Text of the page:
My best game experiences of 2022

Last year was great for gaming. Despite not meeting as often as I used to, I may have actually played more titles than the year before. However, my plays in 2022 stood out, not just for their variety, but for their quality. Over the last twelve months, I’ve had some truly memorable experiences. From introducing video game fans to the world of tabletop gaming to the best of online play, these are my best game experiences of 2022.


Board Game Arena is one of the best ways to play online. However, I had mostly stuck to shorter games and marathonian sessions of Hanabi. It’s not that they didn’t have any great titles, I simply never delved deeper into its library. This all changed when a few regulars from There Will Be Games invited me to play.

I’ve always been fond of El Grande and Tigris & Euphrates. But playing them with a slate of hobby veterans proved me why they are beloved. They are classics that become better with each play. Unlike much of the gaming done today, everyone came to the table with both knowledge of the rules and several matches under their belt. While none of us were experts, we could just dive in without our inexperience meddling in the process.

Gaming is an increasingly fragmented hobby. As release numbers grow it becomes rarer for everyone to share the same experiences. Fewer games are played now to the degree that Catan, El Grande or even Dominion did. Even in video games, which are dominated by blockbusters, discussion is fleeting and centred on the same AAA titles. Being on the same page made our matches more memorable.

And it went beyond Board Game Arena, too! I discovered that you could play Sekigahara on and ended up playing dozens of games on it. Similarly, I dusted off my Food Chain Magnate skills thanks to another platform. Even my reviews of Castles of Burgundy, and Ark Nova were partly helped by playing online. It has been a boon to my enjoyment of the hobby, and my writing.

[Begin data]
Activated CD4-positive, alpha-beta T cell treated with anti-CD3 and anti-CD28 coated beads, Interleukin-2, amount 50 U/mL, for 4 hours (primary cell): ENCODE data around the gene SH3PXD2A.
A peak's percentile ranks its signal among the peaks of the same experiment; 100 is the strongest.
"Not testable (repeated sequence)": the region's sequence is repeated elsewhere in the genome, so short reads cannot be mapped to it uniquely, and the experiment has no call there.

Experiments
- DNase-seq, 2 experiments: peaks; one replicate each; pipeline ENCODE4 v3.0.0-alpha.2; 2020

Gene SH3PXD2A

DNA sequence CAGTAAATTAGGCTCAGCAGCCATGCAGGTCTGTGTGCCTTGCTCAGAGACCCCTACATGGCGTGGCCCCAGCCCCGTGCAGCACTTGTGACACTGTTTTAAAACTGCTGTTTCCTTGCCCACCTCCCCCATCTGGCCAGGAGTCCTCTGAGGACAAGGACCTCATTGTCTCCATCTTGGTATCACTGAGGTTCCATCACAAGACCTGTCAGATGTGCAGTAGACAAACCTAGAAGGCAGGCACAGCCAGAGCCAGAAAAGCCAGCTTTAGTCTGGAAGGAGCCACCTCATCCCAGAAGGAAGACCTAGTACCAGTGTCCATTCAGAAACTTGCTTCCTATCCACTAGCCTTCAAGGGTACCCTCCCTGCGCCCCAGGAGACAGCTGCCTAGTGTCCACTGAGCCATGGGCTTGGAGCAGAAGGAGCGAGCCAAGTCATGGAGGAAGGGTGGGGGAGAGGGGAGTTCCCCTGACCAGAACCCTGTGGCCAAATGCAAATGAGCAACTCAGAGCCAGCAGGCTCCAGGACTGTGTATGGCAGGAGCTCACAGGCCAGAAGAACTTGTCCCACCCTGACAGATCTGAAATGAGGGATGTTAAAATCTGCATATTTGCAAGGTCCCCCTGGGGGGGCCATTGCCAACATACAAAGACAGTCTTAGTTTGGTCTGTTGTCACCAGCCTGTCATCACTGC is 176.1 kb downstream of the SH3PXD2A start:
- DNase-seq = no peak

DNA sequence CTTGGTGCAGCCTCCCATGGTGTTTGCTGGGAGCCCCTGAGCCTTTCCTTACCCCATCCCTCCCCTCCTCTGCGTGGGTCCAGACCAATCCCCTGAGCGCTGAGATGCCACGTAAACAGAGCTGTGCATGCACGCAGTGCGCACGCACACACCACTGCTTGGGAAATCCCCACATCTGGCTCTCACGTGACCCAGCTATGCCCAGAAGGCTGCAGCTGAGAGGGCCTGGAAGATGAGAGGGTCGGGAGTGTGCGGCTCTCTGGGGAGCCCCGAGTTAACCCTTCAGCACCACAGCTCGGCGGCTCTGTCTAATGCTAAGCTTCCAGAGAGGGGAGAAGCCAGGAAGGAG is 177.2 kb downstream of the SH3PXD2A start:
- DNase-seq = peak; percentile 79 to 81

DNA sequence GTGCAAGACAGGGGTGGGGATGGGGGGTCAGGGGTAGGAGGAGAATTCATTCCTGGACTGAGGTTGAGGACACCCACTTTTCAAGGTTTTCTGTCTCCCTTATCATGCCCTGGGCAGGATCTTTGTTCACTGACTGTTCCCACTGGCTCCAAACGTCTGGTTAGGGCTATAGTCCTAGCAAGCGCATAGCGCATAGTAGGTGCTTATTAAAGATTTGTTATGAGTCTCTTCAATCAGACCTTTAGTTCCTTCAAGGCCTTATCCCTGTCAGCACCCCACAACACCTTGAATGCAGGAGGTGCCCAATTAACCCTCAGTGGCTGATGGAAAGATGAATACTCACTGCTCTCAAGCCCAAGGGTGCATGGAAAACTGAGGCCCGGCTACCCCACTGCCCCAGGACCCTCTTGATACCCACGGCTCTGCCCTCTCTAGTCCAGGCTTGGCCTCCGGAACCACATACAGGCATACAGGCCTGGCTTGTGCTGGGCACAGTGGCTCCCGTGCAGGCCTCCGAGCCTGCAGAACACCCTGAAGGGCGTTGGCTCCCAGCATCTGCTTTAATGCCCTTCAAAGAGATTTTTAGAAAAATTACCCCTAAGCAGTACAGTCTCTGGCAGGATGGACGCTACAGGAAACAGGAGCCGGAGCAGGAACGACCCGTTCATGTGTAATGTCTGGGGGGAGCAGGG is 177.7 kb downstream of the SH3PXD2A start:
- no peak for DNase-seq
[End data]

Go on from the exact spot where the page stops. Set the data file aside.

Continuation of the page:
A long time ago, I met BeetBeatBit, a fellow video game fan who makes videos on Youtube. We hit it off after discussing my article on why I stopped loving Japanese RPGs and we have been talking about games ever since. But this year, he happened to come to Madrid. And knowing I had taken the jump to board games, he asked me if I would introduce them to him and his friends.

What a challenge! Here I had five people who had played everything from Zelda to the most obscure Turbografx releases. Which games would be best to impress them? Something simple, easy to get going? Or a true classic, so as to showcase the best of the medium? They might have not played Catan, but they aren’t new to gaming. They could handle the greats. I just needed to find out the right one.

The issue wasn’t quality, though. Rather, the problem was that I had six players. Most of the classics I could bring aren’t suited to that number and games like Unfathomable would take the whole evening on their own. I quickly went through a bunch of candidates and chose three: Secrets, Steam: Rails to Riches and Cosmic Encounter. They play up to six, feature mechanics you never see in video games and won’t take more than two hours from start to finish.

And they loved them. Sure, Steam didn’t make it out of the box but Cosmic was such a success they came back a second day just to play it. They loved the player interaction, the unique alien powers, the endless stream of possibilities. Afterwards, at least two of them bought their own copies. My new friends enjoyed Secrets, too, which we played as we waited for dinner.